Are Employers Failing Female Staff When It Comes To The Menopause?

Employers failing female staff when it comes to the menopause

Menopause related claims increasing.

Judging by the increase in Employment Tribunal cases citing the menopause as the cause of complaint, the answer seems to be a resounding yes.

Between 2018 and 2020 the number of claimants making reference to the menopause at tribunal tripled, with this year’s statistics looking at continuing on an upward trajectory.

Amongst others, a recent article in The Guardian ‘No sympathy, no understanding’: the social worker fired while perimenopausal’ shines a light on how many employers appear to be left wanting when it comes to their understanding and appreciation of the impact of the menopause on their female employees.

Although generally accepted to impact women between 45 to 55 years of age, many younger women can unexpectedly transition far earlier than this. And, as symptoms can vary in severity and nature, many women often experience inconclusive medical diagnosis from healthcare professionals. Little wonder then, that in turn they could also be subjected to a lack of understanding from their employer.

Sadly, this does not just appear to be a lack of understanding on the part of male colleagues and bosses either. This can be seen in the Employment Tribunal case of Ms A Kownacka v Textbook Teachers Ltd: 2602697/2018 published on 23rd April 2021, where the claimant gave evidence of her female boss stating that facing the menopause aged 37 and inability to conceive as a result, was “no big deal”.

As a practising employment law solicitor I am seeing an increase in claims being advanced by female staff on the grounds of the menopause, who rightly see this as discrimination; be it age, sex or disability in nature. 

The debilitating effects of associated symptoms may afford female employees protection under the Equality Act 2010, whereby the menopause could reasonably be categorised as a disability.  

Claimants often point to detrimental treatment in the workplace (in some cases facing inappropriate performance improvement plans) as a result of experiencing even the most common symptoms, such as exhaustion, hot flushes, increased levels of stress, anxiety and brain fog. And of course, in some cases grounds for an unfair dismissal claim where they have been let go by their employer as a result of such symptoms on their performance.

In an article published in 2019 by HRreview Menopause Costs UK Economy 14 Million Working Days Per Year’ the impact of menopausal symptoms can clearly be seen to be an issue for employers to take seriously.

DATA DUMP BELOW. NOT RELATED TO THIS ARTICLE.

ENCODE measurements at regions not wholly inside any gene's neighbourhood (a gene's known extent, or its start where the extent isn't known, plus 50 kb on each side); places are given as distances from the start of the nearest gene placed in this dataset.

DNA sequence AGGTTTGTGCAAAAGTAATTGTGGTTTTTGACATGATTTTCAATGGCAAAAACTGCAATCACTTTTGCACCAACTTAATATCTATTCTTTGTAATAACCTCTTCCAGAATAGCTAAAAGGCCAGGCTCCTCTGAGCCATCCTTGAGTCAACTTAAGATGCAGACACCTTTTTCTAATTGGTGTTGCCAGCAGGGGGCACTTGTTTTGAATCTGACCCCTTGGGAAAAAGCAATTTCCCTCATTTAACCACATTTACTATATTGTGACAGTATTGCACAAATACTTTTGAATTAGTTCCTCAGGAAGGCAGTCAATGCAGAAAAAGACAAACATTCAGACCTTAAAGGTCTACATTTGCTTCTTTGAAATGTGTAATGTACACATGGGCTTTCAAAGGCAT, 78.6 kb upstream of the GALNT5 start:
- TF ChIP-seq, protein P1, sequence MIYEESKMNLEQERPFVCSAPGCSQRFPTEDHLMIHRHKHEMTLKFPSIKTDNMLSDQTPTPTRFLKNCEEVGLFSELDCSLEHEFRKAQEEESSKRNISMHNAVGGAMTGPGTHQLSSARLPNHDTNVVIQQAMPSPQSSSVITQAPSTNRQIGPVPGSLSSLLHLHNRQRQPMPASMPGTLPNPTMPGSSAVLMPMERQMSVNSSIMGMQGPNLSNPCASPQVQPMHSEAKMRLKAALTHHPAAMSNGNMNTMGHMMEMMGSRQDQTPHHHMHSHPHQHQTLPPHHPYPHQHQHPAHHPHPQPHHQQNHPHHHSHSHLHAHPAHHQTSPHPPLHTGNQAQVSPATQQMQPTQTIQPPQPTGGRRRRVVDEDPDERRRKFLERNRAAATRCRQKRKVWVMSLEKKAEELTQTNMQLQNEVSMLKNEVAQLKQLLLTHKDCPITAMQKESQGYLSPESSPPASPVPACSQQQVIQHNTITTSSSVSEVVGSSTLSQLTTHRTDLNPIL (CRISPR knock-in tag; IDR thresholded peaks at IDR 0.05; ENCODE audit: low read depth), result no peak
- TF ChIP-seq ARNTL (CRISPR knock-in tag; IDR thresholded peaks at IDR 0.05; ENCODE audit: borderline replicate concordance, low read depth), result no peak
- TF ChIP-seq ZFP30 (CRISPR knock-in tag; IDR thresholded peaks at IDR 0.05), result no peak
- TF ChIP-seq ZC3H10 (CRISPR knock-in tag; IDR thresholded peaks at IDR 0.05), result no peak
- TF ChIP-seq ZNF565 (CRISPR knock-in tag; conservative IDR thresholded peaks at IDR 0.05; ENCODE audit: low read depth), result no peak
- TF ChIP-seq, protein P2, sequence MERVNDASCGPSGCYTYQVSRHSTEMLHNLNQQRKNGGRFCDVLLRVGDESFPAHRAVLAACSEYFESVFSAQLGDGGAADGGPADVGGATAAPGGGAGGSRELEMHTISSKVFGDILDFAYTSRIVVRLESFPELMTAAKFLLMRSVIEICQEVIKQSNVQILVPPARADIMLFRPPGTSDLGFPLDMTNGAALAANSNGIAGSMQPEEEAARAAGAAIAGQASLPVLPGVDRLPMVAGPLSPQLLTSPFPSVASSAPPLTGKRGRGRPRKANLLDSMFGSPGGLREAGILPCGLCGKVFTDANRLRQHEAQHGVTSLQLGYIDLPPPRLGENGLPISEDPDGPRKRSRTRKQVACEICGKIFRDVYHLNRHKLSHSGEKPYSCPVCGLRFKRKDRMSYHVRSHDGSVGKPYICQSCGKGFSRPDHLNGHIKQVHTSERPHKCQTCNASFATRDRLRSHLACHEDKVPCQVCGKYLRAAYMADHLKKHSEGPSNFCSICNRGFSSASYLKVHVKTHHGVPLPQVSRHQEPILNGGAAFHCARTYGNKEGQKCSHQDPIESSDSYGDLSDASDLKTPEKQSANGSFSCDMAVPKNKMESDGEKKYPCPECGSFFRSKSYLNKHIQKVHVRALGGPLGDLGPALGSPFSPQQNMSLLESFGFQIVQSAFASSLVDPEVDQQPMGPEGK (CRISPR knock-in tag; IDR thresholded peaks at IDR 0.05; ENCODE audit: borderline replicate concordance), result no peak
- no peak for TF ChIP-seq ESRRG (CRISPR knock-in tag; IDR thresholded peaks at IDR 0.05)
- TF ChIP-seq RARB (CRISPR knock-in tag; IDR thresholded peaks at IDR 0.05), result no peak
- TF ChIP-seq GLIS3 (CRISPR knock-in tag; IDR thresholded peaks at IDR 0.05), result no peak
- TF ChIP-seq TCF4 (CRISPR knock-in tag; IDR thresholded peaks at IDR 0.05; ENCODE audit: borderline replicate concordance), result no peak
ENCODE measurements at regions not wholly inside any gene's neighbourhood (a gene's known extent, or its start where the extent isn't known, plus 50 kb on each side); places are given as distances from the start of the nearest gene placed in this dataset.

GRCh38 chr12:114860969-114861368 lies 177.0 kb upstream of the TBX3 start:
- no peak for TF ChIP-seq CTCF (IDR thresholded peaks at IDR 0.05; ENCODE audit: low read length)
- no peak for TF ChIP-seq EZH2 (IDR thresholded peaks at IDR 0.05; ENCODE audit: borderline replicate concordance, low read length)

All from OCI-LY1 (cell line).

Women aged over 50 account for 1 in 6 of the UK’s workforce and in research conducted by Bupa that same year, they estimated that as many as 900,000 women left their jobs as a result of the menopause.

Thankfully, the topic is more commonly discussed than it used to be and increasing numbers of female employees are taking action into their own hands, in larger companies at least. Many are setting up internal menopause support groups and challenging their employers to be more understanding and better informed.

As highlighted by Dee Murray, the Menopause Experts chief executive when describing how women should stand up for themselves against outdated and ill-informed bosses, she notes that “The lack of education is dangerous for women’s health and unfair to their careers”.

From my perspective, it is the duty of employers to tackle this head on, giving it the importance it deserves alongside other workplace policies and contractual obligations around discrimination and disability. 

The law also needs to be clearer in this area as, at present, there is no consistency in tribunal judgement findings on whether the menopause is sex discrimination or even disability discrimination

Writing in HRreview on the 30th July 2021, Emma Clark notes that there is a need for “an overhaul of employment policies to address this important issue” and that a petition for employers with more than 250 staff to introduce a mandatory menopause policy is gaining momentum.

Emma offers some useful advice to employers on other things they should consider, including better educating staff with appropriate training, more flexible working arrangements and for menopause related symptoms being treated differently within sickness absence records.

With her private member’s bill “menopause revolution” scheduled to be debated in Parliament in late October, Carolyn Harris, MP, will help the growing number of commentators and women in the UK who are driving greater awareness, understanding and debate around this important topic.

I, like others in my profession, will continue to fight for the legal protections that should be afforded to female employees within their places of work through each stage of their menopause transition.

If you believe you had been discriminated against or unfairly dismissed as a result of the menopause, get in touch with us now to discuss your potential legal options.

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